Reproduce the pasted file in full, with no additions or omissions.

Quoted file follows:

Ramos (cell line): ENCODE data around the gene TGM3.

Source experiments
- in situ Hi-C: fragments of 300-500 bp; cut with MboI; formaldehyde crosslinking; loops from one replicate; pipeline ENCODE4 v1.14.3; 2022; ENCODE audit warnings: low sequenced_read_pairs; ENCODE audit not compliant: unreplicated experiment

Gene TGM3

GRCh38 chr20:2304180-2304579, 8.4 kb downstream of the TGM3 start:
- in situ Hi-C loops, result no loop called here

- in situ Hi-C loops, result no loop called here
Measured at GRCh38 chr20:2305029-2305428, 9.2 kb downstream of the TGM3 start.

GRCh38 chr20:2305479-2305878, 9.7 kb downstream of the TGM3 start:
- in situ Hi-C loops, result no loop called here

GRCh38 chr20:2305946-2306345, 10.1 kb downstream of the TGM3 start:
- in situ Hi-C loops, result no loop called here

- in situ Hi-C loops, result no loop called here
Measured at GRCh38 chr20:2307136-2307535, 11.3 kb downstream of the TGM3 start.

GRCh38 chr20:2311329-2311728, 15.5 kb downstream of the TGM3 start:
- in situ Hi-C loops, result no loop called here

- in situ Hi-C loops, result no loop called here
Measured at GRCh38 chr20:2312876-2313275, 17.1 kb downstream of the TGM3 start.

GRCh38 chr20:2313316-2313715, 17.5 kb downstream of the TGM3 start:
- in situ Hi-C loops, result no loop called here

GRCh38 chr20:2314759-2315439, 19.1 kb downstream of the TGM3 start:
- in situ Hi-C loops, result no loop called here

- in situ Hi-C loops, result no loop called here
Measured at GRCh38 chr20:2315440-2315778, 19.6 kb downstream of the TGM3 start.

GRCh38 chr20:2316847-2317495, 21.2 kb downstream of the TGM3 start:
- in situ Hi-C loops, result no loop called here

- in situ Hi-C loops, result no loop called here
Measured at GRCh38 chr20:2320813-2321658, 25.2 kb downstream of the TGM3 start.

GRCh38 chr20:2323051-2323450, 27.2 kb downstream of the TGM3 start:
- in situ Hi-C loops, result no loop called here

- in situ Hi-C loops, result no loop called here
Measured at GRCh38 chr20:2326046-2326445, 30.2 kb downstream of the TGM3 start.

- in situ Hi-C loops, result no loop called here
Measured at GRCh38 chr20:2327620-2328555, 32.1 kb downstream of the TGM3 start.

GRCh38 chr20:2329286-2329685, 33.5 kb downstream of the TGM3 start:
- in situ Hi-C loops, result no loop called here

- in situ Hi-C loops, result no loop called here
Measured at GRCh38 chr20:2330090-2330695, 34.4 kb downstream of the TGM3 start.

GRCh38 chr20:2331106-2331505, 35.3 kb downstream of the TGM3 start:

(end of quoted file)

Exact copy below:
Ramos (cell line): ENCODE data around the gene TGM3.

Source experiments
- in situ Hi-C: fragments of 300-500 bp; cut with MboI; formaldehyde crosslinking; loops from one replicate; pipeline ENCODE4 v1.14.3; 2022; ENCODE audit warnings: low sequenced_read_pairs; ENCODE audit not compliant: unreplicated experiment

Gene TGM3

GRCh38 chr20:2304180-2304579, 8.4 kb downstream of the TGM3 start:
- in situ Hi-C loops, result no loop called here

- in situ Hi-C loops, result no loop called here
Measured at GRCh38 chr20:2305029-2305428, 9.2 kb downstream of the TGM3 start.

GRCh38 chr20:2305479-2305878, 9.7 kb downstream of the TGM3 start:
- in situ Hi-C loops, result no loop called here

GRCh38 chr20:2305946-2306345, 10.1 kb downstream of the TGM3 start:
- in situ Hi-C loops, result no loop called here

- in situ Hi-C loops, result no loop called here
Measured at GRCh38 chr20:2307136-2307535, 11.3 kb downstream of the TGM3 start.

GRCh38 chr20:2311329-2311728, 15.5 kb downstream of the TGM3 start:
- in situ Hi-C loops, result no loop called here

- in situ Hi-C loops, result no loop called here
Measured at GRCh38 chr20:2312876-2313275, 17.1 kb downstream of the TGM3 start.

GRCh38 chr20:2313316-2313715, 17.5 kb downstream of the TGM3 start:
- in situ Hi-C loops, result no loop called here

GRCh38 chr20:2314759-2315439, 19.1 kb downstream of the TGM3 start:
- in situ Hi-C loops, result no loop called here

- in situ Hi-C loops, result no loop called here
Measured at GRCh38 chr20:2315440-2315778, 19.6 kb downstream of the TGM3 start.

GRCh38 chr20:2316847-2317495, 21.2 kb downstream of the TGM3 start:
- in situ Hi-C loops, result no loop called here

- in situ Hi-C loops, result no loop called here
Measured at GRCh38 chr20:2320813-2321658, 25.2 kb downstream of the TGM3 start.

GRCh38 chr20:2323051-2323450, 27.2 kb downstream of the TGM3 start:
- in situ Hi-C loops, result no loop called here

- in situ Hi-C loops, result no loop called here
Measured at GRCh38 chr20:2326046-2326445, 30.2 kb downstream of the TGM3 start.

- in situ Hi-C loops, result no loop called here
Measured at GRCh38 chr20:2327620-2328555, 32.1 kb downstream of the TGM3 start.

GRCh38 chr20:2329286-2329685, 33.5 kb downstream of the TGM3 start:
- in situ Hi-C loops, result no loop called here

- in situ Hi-C loops, result no loop called here
Measured at GRCh38 chr20:2330090-2330695, 34.4 kb downstream of the TGM3 start.

GRCh38 chr20:2331106-2331505, 35.3 kb downstream of the TGM3 start: